Table frame is configured with retractable castors 202, and hood 204. Hood 204 has a transparent viewing panel 206 on the front side, and a blowout panel 208 on the back side.

Mounted to the back side of table frame 200 is compressed air manual shutoff valve 331, inline filter 332, pressure regulator 333, and pressure gauge 334. Also shown are CO2 supply inlet 301, CO2 process outlet 315, CO2 vent outlet 320, and safety valve outlet 321.

Chamber

Referring to FIGS. 5-12, chamber 420 of pressure vessel 400 of FIG. 1 is depicted from several views. FIGS. 5, 9 and 10 clearly disclose mating surface 421 within which is centered chamber cavity 422, a shallow recess sufficiently large to accept a silicon wafer with supports. O-ring grove 423 in mating surface 421 accepts an O-ring seal for sealing the chamber to cover 440 (FIGS. 13-17).

Referring to FIGS. 6-8, different views of the fluid distribution ring 700 are shown. The fluid distribution ring structure creates by its profile, outer circumfrential channels connected by small lateral channels 701 and 703 to the chamber cavity 422. Opposing areas 702, generally coinciding with fluid inlet and outlet ports (ref. FIG. 12., ports 431 and 432), are blocked off or void of such channels.

Referring to FIG. 11, the internal interconnected cooling channels 424 are bored into the chamber from two sides, the entrance holes being then plugged. Two cooling channel ports 425 through the bottom of chamber 420 into the channels provide inlet and outlet for heating/cooling water provided from water heater/cooler 100.

Referring to FIG. 12, thermocouple bore 426 accepts a type T thermocouple 436 to provide temperature data on chamber 420. Carbon Dioxide (CO2) inlet port 431 and CO2 outlet port 432 access cavity 422 through the bottom of chamber 420. The four sets of three hole patterns of support flange screw holes 435 are provided for mounting support flanges. Eight sets of three hole patterns of bottom roller plate screw holes 433 are provided for attach points for eight bottom roller plates 434 (not shown in this view).

Cover

Referring now to FIGS. 13-17, the cover 440 of pressure vessel 400 is the same overall diameter as chamber 420 of FIGS. 5-12. Mating flange 441 transitions by tapered shoulder 443 to interior surface 442. This surface forms the top of cavity 422 of chamber 420 when the cover is placed on the chamber. Cover 440 has lift assembly attach point 450 centered on it's top side, and is configured with internal cooling channels 444 and cooling channel ports 445, similar to the corresponding features of chamber 420. Eight sets of three hole patterns of locking wedge screw holes 453 are provided as mounting points for locking wedges 454 (not shown in this view).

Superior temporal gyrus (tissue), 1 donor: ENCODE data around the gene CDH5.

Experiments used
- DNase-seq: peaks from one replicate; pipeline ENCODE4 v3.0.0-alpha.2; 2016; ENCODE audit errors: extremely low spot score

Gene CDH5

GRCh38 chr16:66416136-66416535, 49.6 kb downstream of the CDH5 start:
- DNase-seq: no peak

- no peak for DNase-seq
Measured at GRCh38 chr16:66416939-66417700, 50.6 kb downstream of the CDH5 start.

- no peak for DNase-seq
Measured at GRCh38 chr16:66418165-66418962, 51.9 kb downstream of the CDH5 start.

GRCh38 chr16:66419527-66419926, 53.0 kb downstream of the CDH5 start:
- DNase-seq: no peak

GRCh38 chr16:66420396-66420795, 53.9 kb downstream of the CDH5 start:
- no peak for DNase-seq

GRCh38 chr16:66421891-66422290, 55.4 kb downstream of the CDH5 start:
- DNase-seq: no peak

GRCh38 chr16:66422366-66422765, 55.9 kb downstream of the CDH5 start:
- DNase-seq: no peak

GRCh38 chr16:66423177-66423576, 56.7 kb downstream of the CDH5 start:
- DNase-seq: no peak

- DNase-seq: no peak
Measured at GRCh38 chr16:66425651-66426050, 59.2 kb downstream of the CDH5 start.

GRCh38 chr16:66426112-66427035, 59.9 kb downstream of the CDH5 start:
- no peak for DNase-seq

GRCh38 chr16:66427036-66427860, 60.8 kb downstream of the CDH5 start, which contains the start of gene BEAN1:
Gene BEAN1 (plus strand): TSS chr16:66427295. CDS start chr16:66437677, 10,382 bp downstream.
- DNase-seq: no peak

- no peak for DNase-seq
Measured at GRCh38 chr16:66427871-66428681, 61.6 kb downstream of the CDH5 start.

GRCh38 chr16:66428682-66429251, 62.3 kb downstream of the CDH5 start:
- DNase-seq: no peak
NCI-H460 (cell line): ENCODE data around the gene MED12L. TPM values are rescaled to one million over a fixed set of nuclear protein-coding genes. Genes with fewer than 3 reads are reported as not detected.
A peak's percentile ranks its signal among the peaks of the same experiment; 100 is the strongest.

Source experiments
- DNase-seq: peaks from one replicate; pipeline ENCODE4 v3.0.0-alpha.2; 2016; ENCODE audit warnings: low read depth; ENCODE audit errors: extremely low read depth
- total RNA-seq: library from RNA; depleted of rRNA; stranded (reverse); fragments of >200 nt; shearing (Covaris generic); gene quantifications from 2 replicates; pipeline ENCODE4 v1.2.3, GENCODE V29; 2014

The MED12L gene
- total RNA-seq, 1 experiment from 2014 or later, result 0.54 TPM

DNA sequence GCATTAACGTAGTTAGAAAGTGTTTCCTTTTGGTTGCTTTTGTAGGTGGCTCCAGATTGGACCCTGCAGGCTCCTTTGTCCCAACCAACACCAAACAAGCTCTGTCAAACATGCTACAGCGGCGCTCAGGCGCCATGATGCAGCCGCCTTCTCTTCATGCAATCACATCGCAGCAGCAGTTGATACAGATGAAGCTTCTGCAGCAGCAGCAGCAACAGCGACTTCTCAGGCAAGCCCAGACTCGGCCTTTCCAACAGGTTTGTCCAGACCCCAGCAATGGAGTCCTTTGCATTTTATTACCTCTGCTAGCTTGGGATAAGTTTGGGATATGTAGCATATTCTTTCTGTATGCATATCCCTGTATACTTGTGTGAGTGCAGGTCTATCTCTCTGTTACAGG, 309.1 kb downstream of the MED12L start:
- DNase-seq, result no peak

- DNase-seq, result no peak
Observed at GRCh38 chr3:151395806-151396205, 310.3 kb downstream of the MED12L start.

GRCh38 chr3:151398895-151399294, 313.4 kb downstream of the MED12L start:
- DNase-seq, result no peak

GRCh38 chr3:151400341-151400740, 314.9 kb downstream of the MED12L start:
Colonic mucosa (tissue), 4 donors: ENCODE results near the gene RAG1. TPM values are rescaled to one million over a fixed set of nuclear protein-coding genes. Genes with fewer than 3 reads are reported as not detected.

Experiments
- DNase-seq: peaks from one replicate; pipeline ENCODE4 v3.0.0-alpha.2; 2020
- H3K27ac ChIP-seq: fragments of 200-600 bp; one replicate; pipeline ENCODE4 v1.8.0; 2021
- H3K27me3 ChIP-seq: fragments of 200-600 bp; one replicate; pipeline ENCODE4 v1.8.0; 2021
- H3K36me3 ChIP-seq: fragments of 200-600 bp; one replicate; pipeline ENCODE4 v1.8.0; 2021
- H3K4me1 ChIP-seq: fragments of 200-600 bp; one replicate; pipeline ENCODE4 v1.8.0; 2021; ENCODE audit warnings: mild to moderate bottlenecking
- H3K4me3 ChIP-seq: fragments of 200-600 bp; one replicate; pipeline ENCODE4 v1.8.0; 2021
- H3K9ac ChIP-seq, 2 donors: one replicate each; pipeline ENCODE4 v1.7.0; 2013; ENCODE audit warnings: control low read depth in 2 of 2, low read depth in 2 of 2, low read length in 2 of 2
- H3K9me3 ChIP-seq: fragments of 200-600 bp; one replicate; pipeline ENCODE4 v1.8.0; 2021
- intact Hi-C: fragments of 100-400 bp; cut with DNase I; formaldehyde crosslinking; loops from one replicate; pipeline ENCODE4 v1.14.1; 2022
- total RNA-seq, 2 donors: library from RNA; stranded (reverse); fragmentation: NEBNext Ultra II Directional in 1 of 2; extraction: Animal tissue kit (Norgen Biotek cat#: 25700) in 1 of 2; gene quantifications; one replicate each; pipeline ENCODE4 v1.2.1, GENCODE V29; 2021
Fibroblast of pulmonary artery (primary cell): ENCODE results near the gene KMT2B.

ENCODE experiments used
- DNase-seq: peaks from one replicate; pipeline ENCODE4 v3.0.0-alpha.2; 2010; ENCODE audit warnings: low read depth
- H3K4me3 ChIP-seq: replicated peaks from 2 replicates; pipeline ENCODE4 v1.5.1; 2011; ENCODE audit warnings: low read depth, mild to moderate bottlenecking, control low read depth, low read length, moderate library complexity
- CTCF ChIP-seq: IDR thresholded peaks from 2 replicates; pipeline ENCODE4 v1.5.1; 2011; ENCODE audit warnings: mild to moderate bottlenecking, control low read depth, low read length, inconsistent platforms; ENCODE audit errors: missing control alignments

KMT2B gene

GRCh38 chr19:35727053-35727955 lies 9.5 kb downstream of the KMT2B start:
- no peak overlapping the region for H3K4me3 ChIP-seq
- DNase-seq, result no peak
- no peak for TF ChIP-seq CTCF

Clamp Half Locking Ring

Referring to FIGS. 18-25 generally, and 18-23 specifically, the left clamp half locking ring 520 of clamping mechanism 500 is depicted from several perspectives. Referring to FIGS. 18, 19 and 20, face surface 521 intersects at opposing edges with bottom surface 522 and top surface 523. FIGS. 21 and 22 show the stepped arrangement of the four upper and four lower cam follower roller mounting surfaces 524A and 524B respectively. Cam follower roller mounting surfaces 524A and 524B have cam follower roller mounting holes 538 through which cam follower roller attach bolts 525 are used to attach cam follower rollers 526. Upper and lower cam follower roller mounting surfaces 524A and 524B are separated by semi circular interior surface 539, which accommodates and conforms generally to the circular shape and height of one side of closed pressure vessel 400.

Top surface 523 has several safety plate screw holes 537. Bottom surface 522 has four hole pattern linear bearing screw holes 527 for linear bearings 528 (not shown in this view). Back surface 540 has ball screw attach point 529 from which left clamp half locking ring 520 is pushed and pulled between the open and clamping positions of clamping mechanism 500.

Clamping Mechanism

Referring to FIGS. 24-27, the layout of clamping mechanism 500, with it's attendant components is illustrated in detail. FIGS. 22 and 23 show left and right clamp half locking rings 520 and 550 in the open position, with cover 440 of pressure vessel 400 in place on chamber 420.

Referring to FIG. 25, two parallel rails 501 are configured to extend left and right across the bed of table frame 200. Linear bearings 528 are mounted to the underside of clamp half locking rings 520 and 550, and slidingly engaged with rails 501.